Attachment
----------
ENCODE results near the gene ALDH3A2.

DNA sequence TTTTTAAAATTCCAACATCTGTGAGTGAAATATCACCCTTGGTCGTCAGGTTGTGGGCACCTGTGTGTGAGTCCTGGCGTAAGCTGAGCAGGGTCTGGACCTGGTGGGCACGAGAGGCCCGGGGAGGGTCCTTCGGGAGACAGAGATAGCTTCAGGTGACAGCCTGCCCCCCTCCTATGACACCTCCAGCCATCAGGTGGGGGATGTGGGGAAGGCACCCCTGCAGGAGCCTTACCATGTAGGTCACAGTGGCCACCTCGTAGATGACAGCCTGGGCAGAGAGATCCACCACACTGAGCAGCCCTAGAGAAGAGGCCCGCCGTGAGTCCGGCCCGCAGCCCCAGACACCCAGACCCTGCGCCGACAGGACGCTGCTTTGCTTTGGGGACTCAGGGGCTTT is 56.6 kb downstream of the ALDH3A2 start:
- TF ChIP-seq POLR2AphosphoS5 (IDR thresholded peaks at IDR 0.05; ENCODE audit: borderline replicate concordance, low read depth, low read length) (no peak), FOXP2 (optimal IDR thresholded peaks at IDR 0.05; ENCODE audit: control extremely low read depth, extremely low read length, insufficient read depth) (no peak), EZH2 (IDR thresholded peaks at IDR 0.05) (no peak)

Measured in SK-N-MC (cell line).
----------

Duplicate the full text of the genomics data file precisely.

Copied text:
ENCODE results near the gene ALDH3A2.

DNA sequence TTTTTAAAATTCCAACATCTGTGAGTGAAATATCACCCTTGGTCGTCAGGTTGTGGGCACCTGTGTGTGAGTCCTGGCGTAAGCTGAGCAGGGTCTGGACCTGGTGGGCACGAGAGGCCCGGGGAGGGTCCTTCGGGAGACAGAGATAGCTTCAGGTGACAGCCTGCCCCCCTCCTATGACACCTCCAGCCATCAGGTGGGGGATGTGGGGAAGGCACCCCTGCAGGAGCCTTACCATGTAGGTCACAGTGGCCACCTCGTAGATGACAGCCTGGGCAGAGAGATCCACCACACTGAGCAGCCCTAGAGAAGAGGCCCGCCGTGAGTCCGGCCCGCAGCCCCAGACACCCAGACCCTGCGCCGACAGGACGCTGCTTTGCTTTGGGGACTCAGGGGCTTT is 56.6 kb downstream of the ALDH3A2 start:
- TF ChIP-seq POLR2AphosphoS5 (IDR thresholded peaks at IDR 0.05; ENCODE audit: borderline replicate concordance, low read depth, low read length) (no peak), FOXP2 (optimal IDR thresholded peaks at IDR 0.05; ENCODE audit: control extremely low read depth, extremely low read length, insufficient read depth) (no peak), EZH2 (IDR thresholded peaks at IDR 0.05) (no peak)

Measured in SK-N-MC (cell line).